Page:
Directing Professional Growth Through Stress

An author is a force to be reckoned with as they juggle endless duties. From administrative tasks, to marketing implementation; then continuous study/brushing up of the writing craft and publishing; also, reading books in and out of their chosen genre for a well-rounded literary palate. This is only the tip of the iceberg for most authors. For those who are new to reading my blog, I write romantic fiction and multi-genre short stories. In professional terms, I consider myself a newbie self-starter at three years into the journey. For a year I blogged and have continued to blog. The next year I added in self-publishing two works of fiction – Serendipity Summer, a heartwarming and comical romance, was picked up by Booktrope Media and Publishing. October of 2015 Serendipity Summer was re-published by Booktrope. And now as we approach 2016 I’m looking forward to continuing the second book to follow Serendipity Summer in the Riverbend Way series.

In the time I’ve been building a social platform, writing, and publishing, I’ve noticed a majority of authors (including myself) are fueled by the challenge and madness of it all. After three years of being self-published and hybrid-published, there are many writers who are “rich” in giving of themselves even with no immediate monetary success. I think several authors experience what I have experienced at one time or another in their career: we continue to do what we do because our lives are enriched in some way with the process of writing, producing, publishing, and connecting with others who appreciate it, too.

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Whether authors and writers (one and the same, IMO!) want to admit it or not there is an emotionally rewarding “payoff” to the madness. The return on investment (ROI) surely isn’t immediate when we start out and for some unfortunate ones not at all. Then if caught in a weak moment and discouragement sets in, it’s easy to buy into the “art doesn’t pay” trope just about every writer has heard from friends, family, and strangers alike. They do have a point. Tweet: Many writers have separate careers from writing and publishing. It takes time. #LaurieWriting Many writers have separate careers from writing and publishing. It takes time. Everyone has an opinion and they have a right to it! Authors know about the right to opinions better than just about anyone. So then the author has a big decision to make each time they are challenged with so much it’s nearly too much to manage: act out or act on the pressure-task-cooker they’ve stewed in for the love of their art.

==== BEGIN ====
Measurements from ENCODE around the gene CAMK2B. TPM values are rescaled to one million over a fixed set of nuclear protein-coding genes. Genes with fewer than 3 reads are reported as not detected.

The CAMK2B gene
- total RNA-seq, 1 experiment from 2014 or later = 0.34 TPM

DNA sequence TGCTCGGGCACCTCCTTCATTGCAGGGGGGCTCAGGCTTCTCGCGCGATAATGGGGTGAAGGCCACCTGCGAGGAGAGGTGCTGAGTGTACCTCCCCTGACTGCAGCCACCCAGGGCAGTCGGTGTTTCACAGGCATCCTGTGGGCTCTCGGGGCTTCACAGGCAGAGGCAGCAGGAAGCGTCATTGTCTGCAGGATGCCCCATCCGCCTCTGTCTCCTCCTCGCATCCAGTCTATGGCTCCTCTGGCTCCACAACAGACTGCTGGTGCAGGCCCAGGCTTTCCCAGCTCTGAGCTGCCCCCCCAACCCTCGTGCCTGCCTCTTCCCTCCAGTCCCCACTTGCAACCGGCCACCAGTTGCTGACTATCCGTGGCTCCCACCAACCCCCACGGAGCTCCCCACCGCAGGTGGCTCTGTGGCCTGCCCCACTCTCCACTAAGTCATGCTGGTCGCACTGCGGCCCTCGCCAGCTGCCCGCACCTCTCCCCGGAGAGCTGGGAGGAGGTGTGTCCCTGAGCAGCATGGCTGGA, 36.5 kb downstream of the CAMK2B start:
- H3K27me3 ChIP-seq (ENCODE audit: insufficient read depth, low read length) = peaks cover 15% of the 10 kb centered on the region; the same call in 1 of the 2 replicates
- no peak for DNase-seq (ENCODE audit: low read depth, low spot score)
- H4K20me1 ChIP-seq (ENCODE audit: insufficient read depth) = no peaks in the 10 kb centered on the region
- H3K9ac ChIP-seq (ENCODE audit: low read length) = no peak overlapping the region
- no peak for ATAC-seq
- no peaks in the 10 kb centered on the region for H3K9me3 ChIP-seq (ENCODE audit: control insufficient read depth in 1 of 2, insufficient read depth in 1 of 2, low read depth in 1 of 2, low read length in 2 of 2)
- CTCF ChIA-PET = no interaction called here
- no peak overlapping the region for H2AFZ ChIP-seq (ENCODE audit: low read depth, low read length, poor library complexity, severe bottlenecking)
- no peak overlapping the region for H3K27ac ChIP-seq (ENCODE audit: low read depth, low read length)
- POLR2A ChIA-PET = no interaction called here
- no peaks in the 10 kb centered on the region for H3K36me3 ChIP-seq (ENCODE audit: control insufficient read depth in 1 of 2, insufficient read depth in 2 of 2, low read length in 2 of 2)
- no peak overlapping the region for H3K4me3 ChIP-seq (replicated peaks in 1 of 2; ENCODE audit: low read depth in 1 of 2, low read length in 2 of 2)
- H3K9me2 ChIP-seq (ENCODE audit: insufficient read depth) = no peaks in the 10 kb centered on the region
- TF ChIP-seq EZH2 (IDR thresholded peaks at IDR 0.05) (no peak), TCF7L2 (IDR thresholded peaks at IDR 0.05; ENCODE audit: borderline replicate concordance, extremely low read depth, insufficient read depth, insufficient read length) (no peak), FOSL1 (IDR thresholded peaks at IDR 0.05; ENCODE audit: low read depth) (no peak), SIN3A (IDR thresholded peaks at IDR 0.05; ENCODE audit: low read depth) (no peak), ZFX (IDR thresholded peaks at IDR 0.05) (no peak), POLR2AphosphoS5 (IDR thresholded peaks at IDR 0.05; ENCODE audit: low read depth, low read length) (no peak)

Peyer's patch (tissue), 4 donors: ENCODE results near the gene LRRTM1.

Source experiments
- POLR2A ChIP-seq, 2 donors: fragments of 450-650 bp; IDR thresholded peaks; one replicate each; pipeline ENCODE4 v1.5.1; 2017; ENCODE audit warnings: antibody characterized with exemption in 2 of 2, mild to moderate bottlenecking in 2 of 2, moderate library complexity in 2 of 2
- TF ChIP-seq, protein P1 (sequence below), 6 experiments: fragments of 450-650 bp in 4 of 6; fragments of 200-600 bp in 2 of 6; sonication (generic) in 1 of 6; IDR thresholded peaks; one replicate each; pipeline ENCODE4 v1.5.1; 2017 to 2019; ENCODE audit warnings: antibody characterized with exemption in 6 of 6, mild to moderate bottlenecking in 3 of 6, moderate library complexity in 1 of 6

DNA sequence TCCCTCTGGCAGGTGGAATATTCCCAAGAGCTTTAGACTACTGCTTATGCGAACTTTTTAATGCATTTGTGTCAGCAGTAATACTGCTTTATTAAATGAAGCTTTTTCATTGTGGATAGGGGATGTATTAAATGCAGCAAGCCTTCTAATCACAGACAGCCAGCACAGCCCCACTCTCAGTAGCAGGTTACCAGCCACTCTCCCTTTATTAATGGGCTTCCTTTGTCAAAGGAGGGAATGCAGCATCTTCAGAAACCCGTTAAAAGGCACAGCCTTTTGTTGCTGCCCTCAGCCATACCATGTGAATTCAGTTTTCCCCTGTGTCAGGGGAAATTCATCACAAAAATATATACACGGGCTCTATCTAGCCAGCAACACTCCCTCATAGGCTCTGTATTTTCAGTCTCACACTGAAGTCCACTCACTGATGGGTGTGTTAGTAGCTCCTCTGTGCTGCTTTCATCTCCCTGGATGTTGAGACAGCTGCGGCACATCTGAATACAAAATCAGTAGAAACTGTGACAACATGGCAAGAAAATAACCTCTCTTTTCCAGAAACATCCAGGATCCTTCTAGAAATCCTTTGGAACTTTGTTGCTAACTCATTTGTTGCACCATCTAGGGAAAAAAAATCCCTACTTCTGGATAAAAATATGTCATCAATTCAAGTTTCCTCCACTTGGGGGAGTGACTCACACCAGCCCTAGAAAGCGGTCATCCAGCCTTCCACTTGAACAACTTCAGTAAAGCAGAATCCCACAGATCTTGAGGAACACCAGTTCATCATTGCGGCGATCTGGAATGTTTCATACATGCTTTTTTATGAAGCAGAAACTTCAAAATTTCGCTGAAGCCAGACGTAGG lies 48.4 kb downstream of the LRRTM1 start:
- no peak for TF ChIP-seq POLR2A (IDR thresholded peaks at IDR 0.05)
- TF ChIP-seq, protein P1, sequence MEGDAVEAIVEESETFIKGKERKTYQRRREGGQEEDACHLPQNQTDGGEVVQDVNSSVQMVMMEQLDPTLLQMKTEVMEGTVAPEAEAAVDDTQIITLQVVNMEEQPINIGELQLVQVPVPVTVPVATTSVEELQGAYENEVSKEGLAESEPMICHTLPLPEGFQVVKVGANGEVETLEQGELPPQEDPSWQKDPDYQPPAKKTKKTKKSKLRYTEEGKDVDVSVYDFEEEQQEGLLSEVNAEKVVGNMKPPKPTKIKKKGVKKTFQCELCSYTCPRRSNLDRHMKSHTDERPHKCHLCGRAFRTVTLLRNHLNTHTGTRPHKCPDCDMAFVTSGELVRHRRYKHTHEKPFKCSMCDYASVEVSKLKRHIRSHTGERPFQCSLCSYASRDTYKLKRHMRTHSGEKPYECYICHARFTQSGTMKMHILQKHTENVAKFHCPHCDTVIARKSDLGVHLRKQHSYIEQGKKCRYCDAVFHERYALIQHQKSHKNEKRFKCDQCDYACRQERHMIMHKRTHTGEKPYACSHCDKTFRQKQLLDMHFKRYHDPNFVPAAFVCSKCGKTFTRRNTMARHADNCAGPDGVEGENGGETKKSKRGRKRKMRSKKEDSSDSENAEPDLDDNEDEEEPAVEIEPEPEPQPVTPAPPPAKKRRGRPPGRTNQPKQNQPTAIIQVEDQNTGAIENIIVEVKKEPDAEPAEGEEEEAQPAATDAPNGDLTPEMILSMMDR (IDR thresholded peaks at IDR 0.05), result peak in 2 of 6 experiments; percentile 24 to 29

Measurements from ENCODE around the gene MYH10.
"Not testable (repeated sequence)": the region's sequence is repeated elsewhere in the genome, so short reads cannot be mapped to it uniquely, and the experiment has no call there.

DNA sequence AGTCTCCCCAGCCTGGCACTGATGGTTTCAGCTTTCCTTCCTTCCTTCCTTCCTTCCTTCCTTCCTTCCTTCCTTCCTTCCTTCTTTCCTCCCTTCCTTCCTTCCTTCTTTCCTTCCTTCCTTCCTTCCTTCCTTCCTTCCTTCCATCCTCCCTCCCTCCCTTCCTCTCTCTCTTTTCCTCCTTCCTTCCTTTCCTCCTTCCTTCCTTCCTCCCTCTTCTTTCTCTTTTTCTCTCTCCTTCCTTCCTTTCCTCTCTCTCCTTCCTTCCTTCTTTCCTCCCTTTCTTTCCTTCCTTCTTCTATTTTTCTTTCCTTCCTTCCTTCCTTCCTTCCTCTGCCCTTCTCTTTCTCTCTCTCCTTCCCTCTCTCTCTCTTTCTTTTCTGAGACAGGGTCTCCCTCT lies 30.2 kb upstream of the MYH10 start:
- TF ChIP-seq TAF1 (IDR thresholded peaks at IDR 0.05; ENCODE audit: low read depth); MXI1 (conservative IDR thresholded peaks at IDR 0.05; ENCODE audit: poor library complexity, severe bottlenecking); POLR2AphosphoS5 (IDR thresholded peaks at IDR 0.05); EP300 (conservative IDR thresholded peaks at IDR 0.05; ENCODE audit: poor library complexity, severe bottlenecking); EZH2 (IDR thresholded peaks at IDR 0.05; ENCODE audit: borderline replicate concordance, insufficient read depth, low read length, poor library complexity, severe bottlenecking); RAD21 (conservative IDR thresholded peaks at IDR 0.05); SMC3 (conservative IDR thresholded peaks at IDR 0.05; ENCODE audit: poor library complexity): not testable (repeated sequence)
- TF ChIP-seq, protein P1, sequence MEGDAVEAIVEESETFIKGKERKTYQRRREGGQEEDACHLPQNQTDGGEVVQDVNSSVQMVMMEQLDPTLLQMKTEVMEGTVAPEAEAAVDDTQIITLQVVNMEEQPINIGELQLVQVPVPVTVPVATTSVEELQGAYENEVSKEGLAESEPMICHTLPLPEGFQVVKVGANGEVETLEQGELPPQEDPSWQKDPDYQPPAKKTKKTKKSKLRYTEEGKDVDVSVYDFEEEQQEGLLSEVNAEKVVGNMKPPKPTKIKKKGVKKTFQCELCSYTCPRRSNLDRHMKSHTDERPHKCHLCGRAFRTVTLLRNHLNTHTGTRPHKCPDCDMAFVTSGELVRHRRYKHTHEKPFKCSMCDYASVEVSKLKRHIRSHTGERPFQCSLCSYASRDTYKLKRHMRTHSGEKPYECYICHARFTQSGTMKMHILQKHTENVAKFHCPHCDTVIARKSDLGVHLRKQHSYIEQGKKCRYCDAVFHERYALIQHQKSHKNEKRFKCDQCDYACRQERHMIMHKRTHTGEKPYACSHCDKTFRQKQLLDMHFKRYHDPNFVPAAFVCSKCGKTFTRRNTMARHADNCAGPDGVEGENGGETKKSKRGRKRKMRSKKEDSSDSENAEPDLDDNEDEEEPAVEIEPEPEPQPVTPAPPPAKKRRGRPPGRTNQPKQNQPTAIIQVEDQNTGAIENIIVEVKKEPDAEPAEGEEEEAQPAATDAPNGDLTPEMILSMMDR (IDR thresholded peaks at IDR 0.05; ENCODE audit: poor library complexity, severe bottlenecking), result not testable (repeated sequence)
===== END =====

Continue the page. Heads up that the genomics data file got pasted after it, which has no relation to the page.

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Yet there are OPINIONS ALL AROUND. Little is more valuable to a writer than to be able to visit a website knowing that what they read will lift their spirits. Perhaps it’s time to weed out some of the more negative perspectives on the people I follow, like, retweet, and friend to reflect my own positive outlook for writing and author community. I get that authors can sometimes be difficult, moody, and hard to work with-but diverse types of personalities are everywhere. Generally everyone goes through slumps, defeats, and success.

I wonder sometimes when I skim articles shaking their proverbial finger or fists at authors for not doing EVERYTHING if the people writing the pieces have actually re-read their manipulating content of all the things authors could do better. Sure, a lot of the posts hold great writing craft and marketing tips, but at what cost to the writers value of their individual process? Writers, haven’t we heard over and over and over: PROTECT YOUR CREATIVITY.

So why do we (yes, me too-though not as much as I used to because there are times when it doesn’t serve my writing process or motivation) continue to absorb what I like to call “tough-love” information in our precious reading time?

It could be tough-love motivates you (me)? Suggested content of an article screams :”here’s the heart where my art was born, please stab it with your scoured word-spear” -your mouse clicks the link- and the brain replies, “yes, please!”

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Facing the negative, not responding to it, and taking from it what serves your writing process is a clear indication of professional maturity. As we continue to write, we allow an internal compass to guide us. This compass is a combination of self-discipline (directly benefits our interests) and what some call a thick skin (directly benefits others interests): Our Interests + The Interests of Others = The Sweet Spot where stress has potential to become a compass for professional growth and direction.

If you take something with you from my ramblings today, please remember it’s okay to re-direct your goals this year and adjust your internal compass. Tweet: Stick with what nurtures your health and well-being. Always be writing. #LaurieWriting Stick with what nurtures your health and well-being. Always be writing. 

I’ll leave you with a paraphrased quote from  friend who guided me into the publishing waters:

I realized after nine books, working with an agent, and treading water in traditional publishing -then going into self-publishing and being my own agent-that someone somewhere wanted to read my books. Then gradually many someones read my books. Now I wouldn’t have it any other way. 

Next Week on LaurieWriting: 

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